Interview of Sam Siksha Benificiery – Tina

Tell me about your community. How would you describe it to someone who has never been there before?

I live in Gadiyala village, Bikaner district. It is located in the western part of Rajasthan.

We have beautiful dunes adorning our region. Our ancestors have been living in the region for centuries. Unlike the people living in cities who are cunning and do not
safeguard the interests of their community members, the people of my region are simple-minded and look after each other well. The members are warm and respectful
of each other.

What do you see when you walk around or look outside your house? What do you smell?

What is your favorite part of living there?

I love the desert landscape. I find the beautiful dunes of the Thar desert very calming.

I am glad that my house is located in the region overlooking the sand dunes. Our house is surrounded by the houses of our village folks. Unlike some other
people who tend to stay in the dhaanis (hamlets located in the field), we stay in the village as we do not own any farming land.

Tell me about your family. What are their personalities like?

I have a family of five members. Along with my parents, there are two younger brothers. My mother is the one who keeps the house in order. Under the Integrated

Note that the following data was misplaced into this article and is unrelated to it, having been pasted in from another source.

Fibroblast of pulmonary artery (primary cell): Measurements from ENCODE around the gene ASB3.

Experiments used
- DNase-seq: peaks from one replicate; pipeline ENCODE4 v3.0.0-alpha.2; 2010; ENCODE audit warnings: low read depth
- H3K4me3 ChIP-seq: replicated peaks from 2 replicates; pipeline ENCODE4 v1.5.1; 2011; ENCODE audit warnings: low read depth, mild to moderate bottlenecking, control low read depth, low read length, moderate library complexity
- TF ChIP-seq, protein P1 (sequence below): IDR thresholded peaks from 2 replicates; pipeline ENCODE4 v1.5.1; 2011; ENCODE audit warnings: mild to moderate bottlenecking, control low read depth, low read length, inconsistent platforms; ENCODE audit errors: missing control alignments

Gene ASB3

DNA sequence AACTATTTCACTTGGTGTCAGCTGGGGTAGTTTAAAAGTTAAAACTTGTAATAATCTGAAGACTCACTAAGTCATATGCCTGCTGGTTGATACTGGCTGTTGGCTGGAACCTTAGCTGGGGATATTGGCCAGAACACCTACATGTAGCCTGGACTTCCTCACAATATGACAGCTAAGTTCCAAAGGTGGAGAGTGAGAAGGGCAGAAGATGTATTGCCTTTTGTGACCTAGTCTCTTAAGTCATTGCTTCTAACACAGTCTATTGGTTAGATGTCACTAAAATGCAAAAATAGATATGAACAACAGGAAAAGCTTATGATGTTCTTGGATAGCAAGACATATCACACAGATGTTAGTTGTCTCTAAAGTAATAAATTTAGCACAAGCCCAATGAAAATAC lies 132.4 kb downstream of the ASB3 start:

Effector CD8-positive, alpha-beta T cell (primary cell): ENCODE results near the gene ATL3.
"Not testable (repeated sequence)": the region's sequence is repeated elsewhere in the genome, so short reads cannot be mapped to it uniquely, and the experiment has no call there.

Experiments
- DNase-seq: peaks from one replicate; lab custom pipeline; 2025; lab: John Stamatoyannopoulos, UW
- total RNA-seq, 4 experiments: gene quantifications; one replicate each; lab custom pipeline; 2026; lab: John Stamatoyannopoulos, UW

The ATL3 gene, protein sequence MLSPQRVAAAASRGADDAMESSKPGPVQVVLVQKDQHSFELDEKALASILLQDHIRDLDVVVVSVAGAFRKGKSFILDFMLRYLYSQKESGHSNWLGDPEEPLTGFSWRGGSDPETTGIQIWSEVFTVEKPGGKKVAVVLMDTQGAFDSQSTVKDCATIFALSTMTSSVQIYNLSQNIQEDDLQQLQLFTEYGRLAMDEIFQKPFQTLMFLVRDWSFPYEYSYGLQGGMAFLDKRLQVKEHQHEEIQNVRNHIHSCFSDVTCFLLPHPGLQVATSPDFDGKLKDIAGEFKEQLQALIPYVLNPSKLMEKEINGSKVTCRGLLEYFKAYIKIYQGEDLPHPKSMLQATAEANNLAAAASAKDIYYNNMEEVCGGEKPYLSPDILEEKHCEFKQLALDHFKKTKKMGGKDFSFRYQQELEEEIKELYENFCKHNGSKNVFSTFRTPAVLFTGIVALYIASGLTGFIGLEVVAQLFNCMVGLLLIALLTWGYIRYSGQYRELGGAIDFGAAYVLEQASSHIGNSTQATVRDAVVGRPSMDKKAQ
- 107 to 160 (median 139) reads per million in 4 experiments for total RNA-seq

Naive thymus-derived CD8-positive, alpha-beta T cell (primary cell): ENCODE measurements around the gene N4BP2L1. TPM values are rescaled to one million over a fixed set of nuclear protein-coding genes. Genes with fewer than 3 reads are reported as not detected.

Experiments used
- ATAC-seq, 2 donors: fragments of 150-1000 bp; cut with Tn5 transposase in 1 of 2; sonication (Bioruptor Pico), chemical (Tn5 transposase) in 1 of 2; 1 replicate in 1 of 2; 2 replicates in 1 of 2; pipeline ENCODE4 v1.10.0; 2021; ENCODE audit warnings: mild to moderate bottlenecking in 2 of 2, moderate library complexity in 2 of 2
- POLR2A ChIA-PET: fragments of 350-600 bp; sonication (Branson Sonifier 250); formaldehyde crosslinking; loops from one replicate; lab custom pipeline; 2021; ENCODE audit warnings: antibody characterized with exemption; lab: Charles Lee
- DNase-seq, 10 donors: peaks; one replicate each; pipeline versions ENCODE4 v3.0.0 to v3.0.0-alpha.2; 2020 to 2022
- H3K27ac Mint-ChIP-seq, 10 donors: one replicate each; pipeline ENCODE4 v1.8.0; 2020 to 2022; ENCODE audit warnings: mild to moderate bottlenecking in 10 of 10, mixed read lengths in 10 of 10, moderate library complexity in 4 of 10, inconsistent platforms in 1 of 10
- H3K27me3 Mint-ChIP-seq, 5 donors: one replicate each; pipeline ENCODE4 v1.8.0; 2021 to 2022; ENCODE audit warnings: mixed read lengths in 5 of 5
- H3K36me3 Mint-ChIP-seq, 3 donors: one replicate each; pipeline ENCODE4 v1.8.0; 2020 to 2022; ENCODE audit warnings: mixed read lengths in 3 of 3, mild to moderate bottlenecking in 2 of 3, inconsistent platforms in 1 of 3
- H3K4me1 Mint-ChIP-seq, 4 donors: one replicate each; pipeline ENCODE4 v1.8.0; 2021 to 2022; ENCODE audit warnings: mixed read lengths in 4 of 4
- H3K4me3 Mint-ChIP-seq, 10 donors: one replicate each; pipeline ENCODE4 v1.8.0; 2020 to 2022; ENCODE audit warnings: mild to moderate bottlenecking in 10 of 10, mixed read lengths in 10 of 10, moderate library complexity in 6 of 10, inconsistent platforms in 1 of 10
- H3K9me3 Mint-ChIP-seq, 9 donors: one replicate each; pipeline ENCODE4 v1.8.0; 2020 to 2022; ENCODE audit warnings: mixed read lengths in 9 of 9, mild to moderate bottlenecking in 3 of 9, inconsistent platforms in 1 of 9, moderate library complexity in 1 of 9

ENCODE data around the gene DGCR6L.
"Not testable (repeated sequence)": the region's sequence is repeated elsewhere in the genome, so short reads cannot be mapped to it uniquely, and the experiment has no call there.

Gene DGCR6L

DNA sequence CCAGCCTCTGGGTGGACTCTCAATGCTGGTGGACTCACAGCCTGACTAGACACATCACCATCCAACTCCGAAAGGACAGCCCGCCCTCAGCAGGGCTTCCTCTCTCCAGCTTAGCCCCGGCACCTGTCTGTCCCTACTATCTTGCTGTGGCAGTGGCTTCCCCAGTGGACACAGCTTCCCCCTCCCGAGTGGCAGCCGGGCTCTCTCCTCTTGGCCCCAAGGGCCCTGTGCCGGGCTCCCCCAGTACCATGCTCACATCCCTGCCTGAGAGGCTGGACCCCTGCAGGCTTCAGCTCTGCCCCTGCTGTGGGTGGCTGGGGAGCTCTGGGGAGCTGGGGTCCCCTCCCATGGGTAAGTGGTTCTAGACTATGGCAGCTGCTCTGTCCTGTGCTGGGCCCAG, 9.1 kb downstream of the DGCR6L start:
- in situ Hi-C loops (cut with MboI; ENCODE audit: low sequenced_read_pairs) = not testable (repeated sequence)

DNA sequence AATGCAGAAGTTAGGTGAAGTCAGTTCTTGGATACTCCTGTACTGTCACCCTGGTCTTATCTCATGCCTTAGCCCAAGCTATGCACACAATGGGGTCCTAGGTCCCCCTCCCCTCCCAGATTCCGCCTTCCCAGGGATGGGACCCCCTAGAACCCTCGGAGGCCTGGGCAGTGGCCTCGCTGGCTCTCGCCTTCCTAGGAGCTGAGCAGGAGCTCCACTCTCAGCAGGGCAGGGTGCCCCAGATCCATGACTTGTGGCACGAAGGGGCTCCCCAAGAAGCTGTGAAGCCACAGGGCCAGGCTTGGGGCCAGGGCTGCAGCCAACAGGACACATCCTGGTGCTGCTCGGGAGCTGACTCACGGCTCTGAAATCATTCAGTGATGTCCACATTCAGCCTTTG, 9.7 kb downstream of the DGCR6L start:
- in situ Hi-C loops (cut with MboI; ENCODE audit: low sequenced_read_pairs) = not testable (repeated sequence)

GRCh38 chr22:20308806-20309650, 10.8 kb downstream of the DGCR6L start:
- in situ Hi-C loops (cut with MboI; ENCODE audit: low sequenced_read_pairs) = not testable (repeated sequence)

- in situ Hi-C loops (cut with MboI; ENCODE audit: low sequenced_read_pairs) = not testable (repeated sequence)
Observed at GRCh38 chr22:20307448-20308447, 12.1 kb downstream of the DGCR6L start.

Child Development Scheme of the government, her mother works as an Anganwadi Sahayika (Anganwadi Helper) at the Anganwadi centre at the village and the family
mostly survives on her monthly income of INR 4,000. She is the one who checks up on our homework. She manages the household chores. My father is mentally challenged. He is a tailor by profession and whenever he feels better, he supports the
household with his income. His personality is very calm. But still, she has continued with her education. One of my brothers is studying in the eighth grade and learning
stitching work in Udaipur city. The younger one is in seventh grade. I am close to both my siblings.

How have they influenced you and shaped you into the person you are?